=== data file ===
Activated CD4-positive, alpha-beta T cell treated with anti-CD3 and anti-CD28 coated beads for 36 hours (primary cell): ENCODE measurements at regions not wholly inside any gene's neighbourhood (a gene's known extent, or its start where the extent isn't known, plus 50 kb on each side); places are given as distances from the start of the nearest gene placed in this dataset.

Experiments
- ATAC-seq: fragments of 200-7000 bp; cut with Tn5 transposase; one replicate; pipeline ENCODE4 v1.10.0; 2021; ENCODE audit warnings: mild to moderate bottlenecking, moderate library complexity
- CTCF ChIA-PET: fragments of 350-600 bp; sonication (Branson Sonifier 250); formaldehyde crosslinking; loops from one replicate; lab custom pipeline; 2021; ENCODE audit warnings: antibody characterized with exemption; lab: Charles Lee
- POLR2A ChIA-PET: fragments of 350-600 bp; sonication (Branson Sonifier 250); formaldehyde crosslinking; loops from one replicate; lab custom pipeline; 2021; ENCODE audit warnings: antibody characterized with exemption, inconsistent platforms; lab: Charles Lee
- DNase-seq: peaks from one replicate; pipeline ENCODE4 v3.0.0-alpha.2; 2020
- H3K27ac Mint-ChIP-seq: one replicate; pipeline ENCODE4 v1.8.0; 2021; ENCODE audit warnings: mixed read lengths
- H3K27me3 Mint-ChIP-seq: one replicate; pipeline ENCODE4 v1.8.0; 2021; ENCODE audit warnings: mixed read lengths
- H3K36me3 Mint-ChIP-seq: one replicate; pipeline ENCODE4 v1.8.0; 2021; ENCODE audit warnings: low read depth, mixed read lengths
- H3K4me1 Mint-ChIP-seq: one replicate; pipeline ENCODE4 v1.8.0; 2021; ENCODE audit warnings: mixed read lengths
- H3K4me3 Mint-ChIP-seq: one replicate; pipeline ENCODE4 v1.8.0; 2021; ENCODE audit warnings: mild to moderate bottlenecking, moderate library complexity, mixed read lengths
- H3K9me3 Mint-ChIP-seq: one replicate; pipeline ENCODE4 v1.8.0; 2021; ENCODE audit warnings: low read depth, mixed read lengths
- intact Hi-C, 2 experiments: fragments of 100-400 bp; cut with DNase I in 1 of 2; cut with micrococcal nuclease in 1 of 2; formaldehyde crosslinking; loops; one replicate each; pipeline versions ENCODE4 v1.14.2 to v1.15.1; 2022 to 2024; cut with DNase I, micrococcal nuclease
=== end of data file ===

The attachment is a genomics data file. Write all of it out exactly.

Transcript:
Activated CD4-positive, alpha-beta T cell treated with anti-CD3 and anti-CD28 coated beads for 36 hours (primary cell): ENCODE measurements at regions not wholly inside any gene's neighbourhood (a gene's known extent, or its start where the extent isn't known, plus 50 kb on each side); places are given as distances from the start of the nearest gene placed in this dataset.

Experiments
- ATAC-seq: fragments of 200-7000 bp; cut with Tn5 transposase; one replicate; pipeline ENCODE4 v1.10.0; 2021; ENCODE audit warnings: mild to moderate bottlenecking, moderate library complexity
- CTCF ChIA-PET: fragments of 350-600 bp; sonication (Branson Sonifier 250); formaldehyde crosslinking; loops from one replicate; lab custom pipeline; 2021; ENCODE audit warnings: antibody characterized with exemption; lab: Charles Lee
- POLR2A ChIA-PET: fragments of 350-600 bp; sonication (Branson Sonifier 250); formaldehyde crosslinking; loops from one replicate; lab custom pipeline; 2021; ENCODE audit warnings: antibody characterized with exemption, inconsistent platforms; lab: Charles Lee
- DNase-seq: peaks from one replicate; pipeline ENCODE4 v3.0.0-alpha.2; 2020
- H3K27ac Mint-ChIP-seq: one replicate; pipeline ENCODE4 v1.8.0; 2021; ENCODE audit warnings: mixed read lengths
- H3K27me3 Mint-ChIP-seq: one replicate; pipeline ENCODE4 v1.8.0; 2021; ENCODE audit warnings: mixed read lengths
- H3K36me3 Mint-ChIP-seq: one replicate; pipeline ENCODE4 v1.8.0; 2021; ENCODE audit warnings: low read depth, mixed read lengths
- H3K4me1 Mint-ChIP-seq: one replicate; pipeline ENCODE4 v1.8.0; 2021; ENCODE audit warnings: mixed read lengths
- H3K4me3 Mint-ChIP-seq: one replicate; pipeline ENCODE4 v1.8.0; 2021; ENCODE audit warnings: mild to moderate bottlenecking, moderate library complexity, mixed read lengths
- H3K9me3 Mint-ChIP-seq: one replicate; pipeline ENCODE4 v1.8.0; 2021; ENCODE audit warnings: low read depth, mixed read lengths
- intact Hi-C, 2 experiments: fragments of 100-400 bp; cut with DNase I in 1 of 2; cut with micrococcal nuclease in 1 of 2; formaldehyde crosslinking; loops; one replicate each; pipeline versions ENCODE4 v1.14.2 to v1.15.1; 2022 to 2024; cut with DNase I, micrococcal nuclease